After about two years of development and over 10,000 kilometres of testing, the wait is over: the Polo GTI R5 will make its competitive debut in the FIA World Rally Championship (WRC) at the Rally Spain (25 to 28 October). The 200-kW (272-PS) Polo GTI R5 will be driven by the Norwegian duo of Petter Solberg/Veronica Engan (car number 49) and Frenchmen Eric Camilli/Benjamin Veillas (car number 47). The Volkswagen Motorsport team will run the new customer car when it makes its only works outing in Spain. That is the team which won a clean sweep of WRC titles between 2013 and 2016,
“Two years after Volkswagen’s last WRC title, we are all looking forward to the Rally Spain, even if it is only a one-off comeback for our team and the Polo GTI R5 will be run by customer teams in the future,” stresses Volkswagen Motorsport Director Sven Smeets. “With 21 competitors, the WRC 2 category has a large and a strong field – that makes us all the more determined to get a good result.”
Solberg and Camilli will not be competing for overall victory in Spain, as the new Polo GTI was developed and prepared according to R5 regulations. Cars in this class have roughly 100 PS less than World Rally Cars. They are aimed at customer teams and privateers. Furthermore, their technology is based far more closely on production technology and is also significantly more affordable.
Unique combination of gravel and tarmac stages
In total, the Rally Spain comprises 18 special stages and a total distance of 331.58 kilometres. The combination of gravel and tarmac is unique within the world championship. “This is another reason why we selected the Rally Spain for the competitive debut of the Polo GTI R5,” explains Gerard-Jan de Jongh, technical project leader for the Polo GTI R5 and former race engineer for world rally champion Sébastien Ogier.
Round twelve of the 2018 WRC season kicks off on Thursday. The first full day on Friday takes in some very tough and dusty gravel routes. The stages on Saturday and Sunday are on winding and smooth tarmac roads in the mountains to the south of Salou. This represents a special challenge for the mechanics. At the end of the gravel day, they have just 75 minutes to convert the complete car from gravel to tarmac set-up at the evening service. “Among other things, we swap the chassis, brakes and gearbox,” says de Jongh, explaining the complicated challenge awaiting the mechanics.
The comeback: Former world champion Petter Solberg returns
It could be the comeback of the motorsport year! 43-year-old Norwegian Solberg won 13 rallies during his time in the World Rally Championship. He then switched to Rallycross with his own team in 2013, since when he has twice been crowned world champion (2014 and 2015). Three titles in two different disciplines governed by the International Automobile Federation FIA is a unique achievement in the world of motorsport. Solberg’s PSRX Volkswagen Sweden team currently runs two Polo R Supercars in the World Rallycross Championship (WRX). This season, the team successfully defended the Team title it won in 2017.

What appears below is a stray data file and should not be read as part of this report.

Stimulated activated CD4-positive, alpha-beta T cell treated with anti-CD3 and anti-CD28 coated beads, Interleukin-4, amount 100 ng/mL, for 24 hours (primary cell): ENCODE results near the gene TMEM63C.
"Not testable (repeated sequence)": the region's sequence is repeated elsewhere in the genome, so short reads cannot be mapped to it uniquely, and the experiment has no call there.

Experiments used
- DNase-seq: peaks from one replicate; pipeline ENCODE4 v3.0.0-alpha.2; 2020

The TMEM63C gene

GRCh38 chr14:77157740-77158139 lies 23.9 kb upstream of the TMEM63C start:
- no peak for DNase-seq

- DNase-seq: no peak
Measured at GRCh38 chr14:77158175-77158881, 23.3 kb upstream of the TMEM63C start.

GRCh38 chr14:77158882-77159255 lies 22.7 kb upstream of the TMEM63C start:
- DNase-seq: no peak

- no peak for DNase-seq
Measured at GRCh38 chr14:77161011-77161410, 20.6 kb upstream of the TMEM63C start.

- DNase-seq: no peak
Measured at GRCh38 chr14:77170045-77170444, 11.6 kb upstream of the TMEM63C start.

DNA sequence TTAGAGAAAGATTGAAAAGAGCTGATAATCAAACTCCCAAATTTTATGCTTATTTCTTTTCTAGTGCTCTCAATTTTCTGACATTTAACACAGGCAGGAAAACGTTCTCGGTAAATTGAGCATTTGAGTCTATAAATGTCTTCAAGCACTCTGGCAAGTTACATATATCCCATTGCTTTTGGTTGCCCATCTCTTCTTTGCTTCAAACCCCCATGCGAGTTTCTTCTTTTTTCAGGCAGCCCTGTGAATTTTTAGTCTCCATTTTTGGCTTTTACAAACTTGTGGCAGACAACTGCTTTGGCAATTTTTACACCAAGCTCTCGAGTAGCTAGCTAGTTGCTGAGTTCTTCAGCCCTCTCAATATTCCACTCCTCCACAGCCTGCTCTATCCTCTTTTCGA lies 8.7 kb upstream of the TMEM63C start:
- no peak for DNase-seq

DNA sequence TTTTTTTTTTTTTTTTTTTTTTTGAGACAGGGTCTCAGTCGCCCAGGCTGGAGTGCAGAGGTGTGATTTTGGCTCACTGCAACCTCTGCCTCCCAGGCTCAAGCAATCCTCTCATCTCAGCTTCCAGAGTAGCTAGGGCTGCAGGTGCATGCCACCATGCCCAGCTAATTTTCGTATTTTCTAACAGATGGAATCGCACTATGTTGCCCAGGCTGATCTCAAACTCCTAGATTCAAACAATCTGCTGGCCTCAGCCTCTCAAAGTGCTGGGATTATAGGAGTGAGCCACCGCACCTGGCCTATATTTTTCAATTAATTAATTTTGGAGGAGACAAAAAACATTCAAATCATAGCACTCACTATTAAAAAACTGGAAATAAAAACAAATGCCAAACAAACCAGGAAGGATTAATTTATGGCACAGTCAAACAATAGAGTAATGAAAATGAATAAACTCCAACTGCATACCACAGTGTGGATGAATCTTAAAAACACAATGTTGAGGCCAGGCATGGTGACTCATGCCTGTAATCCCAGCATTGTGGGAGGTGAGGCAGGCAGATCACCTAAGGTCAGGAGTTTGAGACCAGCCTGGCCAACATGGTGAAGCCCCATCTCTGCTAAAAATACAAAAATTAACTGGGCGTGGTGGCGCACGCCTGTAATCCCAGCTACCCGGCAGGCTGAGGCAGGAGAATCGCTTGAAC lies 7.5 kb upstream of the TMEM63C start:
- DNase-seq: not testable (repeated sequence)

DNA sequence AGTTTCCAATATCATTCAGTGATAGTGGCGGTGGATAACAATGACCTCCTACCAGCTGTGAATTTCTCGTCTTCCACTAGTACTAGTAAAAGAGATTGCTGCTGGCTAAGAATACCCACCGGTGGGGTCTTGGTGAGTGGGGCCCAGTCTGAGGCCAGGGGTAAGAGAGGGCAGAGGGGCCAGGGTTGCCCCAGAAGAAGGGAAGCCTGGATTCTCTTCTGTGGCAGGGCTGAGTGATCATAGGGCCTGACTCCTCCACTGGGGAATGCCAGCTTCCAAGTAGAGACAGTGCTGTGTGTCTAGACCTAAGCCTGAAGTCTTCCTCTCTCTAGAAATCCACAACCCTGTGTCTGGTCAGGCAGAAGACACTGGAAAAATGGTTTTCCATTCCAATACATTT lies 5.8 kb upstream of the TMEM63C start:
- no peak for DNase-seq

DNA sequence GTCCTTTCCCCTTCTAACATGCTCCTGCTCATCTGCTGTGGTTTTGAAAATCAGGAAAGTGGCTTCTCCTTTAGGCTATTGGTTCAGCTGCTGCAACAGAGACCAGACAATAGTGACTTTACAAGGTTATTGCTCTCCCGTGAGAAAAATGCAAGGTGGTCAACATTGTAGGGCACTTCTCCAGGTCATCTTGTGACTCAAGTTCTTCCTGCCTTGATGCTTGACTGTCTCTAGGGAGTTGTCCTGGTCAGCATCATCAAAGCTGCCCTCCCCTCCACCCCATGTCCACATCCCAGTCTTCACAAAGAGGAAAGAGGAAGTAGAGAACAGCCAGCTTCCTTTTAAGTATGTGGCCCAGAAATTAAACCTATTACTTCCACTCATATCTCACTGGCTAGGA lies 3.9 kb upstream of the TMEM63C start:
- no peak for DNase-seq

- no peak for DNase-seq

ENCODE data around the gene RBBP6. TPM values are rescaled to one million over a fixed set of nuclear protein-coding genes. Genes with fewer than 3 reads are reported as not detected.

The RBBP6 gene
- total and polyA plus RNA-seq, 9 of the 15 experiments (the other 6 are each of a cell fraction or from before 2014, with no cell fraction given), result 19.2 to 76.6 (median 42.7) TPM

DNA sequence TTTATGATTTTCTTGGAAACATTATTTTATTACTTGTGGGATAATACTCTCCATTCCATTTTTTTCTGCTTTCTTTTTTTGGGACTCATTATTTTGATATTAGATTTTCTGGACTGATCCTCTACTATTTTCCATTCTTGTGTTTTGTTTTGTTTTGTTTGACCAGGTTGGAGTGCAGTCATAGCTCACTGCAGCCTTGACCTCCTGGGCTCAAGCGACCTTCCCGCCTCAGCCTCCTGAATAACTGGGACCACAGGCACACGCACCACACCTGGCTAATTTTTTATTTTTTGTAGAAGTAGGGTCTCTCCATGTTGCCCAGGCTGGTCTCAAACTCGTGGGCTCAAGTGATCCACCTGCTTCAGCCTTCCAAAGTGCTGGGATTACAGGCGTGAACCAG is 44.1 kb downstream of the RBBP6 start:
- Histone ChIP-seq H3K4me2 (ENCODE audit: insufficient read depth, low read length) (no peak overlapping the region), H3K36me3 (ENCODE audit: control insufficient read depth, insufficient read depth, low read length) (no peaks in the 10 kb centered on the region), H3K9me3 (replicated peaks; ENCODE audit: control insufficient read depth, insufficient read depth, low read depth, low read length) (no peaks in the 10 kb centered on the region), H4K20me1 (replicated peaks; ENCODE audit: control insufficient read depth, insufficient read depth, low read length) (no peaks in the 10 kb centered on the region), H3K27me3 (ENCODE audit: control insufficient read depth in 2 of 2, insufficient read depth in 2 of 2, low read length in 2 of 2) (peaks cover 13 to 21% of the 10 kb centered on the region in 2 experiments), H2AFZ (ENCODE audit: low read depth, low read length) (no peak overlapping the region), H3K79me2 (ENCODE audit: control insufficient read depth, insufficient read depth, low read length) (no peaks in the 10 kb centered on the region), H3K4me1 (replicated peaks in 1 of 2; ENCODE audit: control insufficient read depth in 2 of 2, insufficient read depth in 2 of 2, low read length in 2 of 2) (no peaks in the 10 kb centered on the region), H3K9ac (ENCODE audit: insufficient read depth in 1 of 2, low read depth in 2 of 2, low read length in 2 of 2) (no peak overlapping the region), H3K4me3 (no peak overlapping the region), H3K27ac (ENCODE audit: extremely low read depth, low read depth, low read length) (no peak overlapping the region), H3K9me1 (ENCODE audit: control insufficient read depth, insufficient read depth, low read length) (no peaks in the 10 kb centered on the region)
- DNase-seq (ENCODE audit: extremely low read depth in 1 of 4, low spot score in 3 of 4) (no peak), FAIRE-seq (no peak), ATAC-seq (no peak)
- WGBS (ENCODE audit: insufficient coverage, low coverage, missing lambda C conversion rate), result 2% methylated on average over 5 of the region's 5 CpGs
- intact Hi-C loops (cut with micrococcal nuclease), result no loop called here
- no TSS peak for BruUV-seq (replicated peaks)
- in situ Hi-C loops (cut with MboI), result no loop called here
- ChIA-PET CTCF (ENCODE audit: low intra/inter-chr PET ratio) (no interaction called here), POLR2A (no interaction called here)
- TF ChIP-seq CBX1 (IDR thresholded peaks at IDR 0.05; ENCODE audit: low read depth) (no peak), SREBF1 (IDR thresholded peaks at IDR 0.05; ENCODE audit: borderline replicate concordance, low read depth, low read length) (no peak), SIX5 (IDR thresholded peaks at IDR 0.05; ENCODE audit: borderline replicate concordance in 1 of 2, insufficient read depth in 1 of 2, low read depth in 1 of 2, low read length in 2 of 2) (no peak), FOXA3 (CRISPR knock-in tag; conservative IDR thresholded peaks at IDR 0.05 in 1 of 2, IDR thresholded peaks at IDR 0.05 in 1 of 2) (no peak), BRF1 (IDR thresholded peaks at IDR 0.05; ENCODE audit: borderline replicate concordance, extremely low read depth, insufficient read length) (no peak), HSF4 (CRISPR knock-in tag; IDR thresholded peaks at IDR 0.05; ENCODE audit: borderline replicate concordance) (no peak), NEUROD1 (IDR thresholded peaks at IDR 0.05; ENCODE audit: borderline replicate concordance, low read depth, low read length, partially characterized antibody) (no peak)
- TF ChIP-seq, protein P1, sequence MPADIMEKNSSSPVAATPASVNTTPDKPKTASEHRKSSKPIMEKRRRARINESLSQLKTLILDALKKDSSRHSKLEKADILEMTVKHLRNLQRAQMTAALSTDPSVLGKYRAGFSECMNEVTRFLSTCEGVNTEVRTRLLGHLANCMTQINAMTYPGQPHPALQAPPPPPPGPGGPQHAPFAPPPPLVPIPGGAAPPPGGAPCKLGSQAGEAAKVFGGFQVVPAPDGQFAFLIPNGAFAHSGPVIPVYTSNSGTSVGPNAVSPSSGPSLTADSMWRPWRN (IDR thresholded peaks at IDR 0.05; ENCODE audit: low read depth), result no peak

“Spain was the venue of my last WRC rally in 2012,” says an emotional Solberg. “It feels great to be heading back there now. Particularly with this car and this team. The combination of gravel and tarmac will be a big challenge for me. After all, it is six years since I drove in a WRC rally. However, one way or another, it will be a fantastic weekend – with old rally friends and passionate fans out on the route.”
Solberg, one of seven test drivers, took the Polo GTI R5 out for the first time on ice and snow in Sweden at the start of the year. Back then, however, he was not planning a comeback. The second test came just last week in Spain, together with team-mate Eric Camilli.
Like Solberg, Camilli is one of the test drivers who was heavily involved in the development of the Polo GTI R5. Raimund Baumschlager, Emil Lindholm, Dieter Depping, Pontus Tidemand and former world champion Marcus Grönholm also worked on the car. The 31-year-old Frenchman is also one of the most experienced drivers in the R5 class. In 2017 he finished second in the WRC 2 class at the end of the season. Since making his world championship debut in 2014, Camilli has competed in 37 WRC rallies.
“It is a great honour for me to be involved in Spain. I have completed a lot of test kilometres and am really looking forward to finally getting to drive the Polo GTI R5 at a rally,” says Camilli. “The first outing with a completely new car is always very special, and you have to be ready for anything. However, I know that we have prepared as well as possible and do not believe that we need to fear our more established opponents.”
First 15 Polo GTI R5 already accounted for
Immediately after the competitive debut of the Polo GTI R5, work will begin in Hannover on assembly of the first 15 customer cars – a further 30 to 40 are to follow in 2019. “The first Polo GTI R5 will be handed over to customers after the Rally Spain,” says Smeets. “There is far greater demand than we can meet. We are overwhelmed by the huge interest.”
Figuratively speaking, the Polo GTI R5 is the “big brother” of the Polo GTI1. Although the road-going version of the Polo may look more reserved than its rally counterpart, there are still many parallels. For example, the engine, which stems from the basic EA888 engine in both the production Polo and the Polo GTI R5.
Three days still to wait until @RallyRACC kicks off for the #debut of the #Polo #GTI #R5. Well, you could still grow a beard in that time … made for #Gravel #Tarmac #IceSnow. @Petter_Solberg @EricCamilli pic.twitter.com/wkjJeFJksF
— VolkswagenMotorsport (@volkswagenms) October 22, 2018